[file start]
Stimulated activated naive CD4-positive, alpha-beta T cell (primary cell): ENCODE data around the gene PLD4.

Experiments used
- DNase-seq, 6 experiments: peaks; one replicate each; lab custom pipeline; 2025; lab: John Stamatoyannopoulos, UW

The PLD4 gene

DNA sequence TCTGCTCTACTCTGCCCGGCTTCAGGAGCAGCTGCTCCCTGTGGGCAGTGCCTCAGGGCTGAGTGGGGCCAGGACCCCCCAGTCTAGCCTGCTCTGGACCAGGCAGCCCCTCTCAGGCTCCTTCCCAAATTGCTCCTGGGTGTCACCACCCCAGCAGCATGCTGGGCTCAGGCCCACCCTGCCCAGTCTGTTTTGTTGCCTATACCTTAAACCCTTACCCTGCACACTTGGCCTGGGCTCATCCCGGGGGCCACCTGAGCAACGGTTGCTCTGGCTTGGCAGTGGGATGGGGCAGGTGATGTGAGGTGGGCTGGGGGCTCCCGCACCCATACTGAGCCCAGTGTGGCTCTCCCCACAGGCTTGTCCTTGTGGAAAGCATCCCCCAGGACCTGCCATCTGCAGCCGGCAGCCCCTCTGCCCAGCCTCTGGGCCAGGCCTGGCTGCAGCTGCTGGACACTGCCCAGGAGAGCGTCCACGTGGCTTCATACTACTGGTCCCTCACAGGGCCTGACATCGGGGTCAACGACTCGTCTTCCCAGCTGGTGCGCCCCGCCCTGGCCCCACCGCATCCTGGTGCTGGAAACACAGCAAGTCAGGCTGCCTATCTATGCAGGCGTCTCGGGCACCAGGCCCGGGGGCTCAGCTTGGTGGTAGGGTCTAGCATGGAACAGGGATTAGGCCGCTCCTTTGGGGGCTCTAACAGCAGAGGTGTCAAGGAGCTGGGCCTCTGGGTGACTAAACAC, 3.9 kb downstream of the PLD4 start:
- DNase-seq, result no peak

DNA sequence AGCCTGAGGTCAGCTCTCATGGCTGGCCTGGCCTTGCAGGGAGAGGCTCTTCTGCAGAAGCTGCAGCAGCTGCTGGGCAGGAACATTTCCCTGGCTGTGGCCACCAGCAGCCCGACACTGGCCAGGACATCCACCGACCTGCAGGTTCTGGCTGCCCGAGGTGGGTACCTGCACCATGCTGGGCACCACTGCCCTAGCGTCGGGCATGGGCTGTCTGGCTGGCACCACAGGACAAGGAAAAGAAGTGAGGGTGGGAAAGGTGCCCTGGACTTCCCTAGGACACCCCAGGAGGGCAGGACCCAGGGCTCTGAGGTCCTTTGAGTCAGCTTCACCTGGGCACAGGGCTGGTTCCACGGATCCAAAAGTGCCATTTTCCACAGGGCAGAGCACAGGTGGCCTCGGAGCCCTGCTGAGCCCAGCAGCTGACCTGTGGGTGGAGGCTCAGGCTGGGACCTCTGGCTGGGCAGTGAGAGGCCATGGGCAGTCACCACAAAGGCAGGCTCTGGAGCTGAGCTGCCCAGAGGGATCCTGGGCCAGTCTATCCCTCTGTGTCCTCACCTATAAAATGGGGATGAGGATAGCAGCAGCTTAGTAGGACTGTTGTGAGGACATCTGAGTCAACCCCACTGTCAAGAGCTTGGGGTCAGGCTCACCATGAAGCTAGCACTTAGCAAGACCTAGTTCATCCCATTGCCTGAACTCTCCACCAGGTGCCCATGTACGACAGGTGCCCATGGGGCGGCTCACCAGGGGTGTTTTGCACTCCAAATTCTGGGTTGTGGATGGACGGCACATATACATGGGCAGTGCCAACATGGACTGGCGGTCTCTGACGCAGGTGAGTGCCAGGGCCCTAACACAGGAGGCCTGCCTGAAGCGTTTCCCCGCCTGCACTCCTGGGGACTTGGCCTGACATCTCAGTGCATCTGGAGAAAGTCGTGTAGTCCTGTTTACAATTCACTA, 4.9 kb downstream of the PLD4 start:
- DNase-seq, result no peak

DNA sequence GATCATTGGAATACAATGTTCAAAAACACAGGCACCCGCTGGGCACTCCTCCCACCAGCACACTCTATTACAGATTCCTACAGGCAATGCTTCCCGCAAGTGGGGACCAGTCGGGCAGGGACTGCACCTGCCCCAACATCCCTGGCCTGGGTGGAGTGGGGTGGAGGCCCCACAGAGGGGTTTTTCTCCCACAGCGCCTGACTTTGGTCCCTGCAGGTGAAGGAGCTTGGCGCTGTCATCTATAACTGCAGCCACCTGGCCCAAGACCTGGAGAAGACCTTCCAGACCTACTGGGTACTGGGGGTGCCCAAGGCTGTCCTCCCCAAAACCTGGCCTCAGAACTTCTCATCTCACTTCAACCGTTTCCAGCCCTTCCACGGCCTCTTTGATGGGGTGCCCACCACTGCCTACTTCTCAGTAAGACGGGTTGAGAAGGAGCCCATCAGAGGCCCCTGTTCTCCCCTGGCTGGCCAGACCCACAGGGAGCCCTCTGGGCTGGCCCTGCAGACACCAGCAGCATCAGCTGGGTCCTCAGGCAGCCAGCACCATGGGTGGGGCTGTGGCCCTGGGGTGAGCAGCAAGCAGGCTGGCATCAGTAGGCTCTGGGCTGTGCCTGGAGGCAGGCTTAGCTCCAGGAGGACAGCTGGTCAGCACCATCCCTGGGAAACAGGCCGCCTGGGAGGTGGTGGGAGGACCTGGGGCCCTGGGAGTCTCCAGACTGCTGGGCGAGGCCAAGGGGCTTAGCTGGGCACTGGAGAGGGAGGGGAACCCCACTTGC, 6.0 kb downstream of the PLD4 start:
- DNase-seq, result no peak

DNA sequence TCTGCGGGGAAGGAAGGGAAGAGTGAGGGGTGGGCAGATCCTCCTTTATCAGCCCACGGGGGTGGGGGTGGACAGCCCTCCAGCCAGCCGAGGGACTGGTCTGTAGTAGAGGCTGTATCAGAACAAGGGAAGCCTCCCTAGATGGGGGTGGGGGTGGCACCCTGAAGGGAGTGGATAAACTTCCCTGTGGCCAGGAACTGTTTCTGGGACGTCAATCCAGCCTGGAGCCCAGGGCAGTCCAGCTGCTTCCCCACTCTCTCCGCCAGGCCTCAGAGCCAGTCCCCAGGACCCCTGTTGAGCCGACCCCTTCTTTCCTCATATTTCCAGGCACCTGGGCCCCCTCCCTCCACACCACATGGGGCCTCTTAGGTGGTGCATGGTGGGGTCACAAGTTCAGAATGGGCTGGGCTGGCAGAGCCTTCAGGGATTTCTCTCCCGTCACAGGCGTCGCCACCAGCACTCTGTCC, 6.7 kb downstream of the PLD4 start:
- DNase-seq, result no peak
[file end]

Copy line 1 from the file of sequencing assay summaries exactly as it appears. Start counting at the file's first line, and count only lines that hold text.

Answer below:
Stimulated activated naive CD4-positive, alpha-beta T cell (primary cell): ENCODE data around the gene PLD4.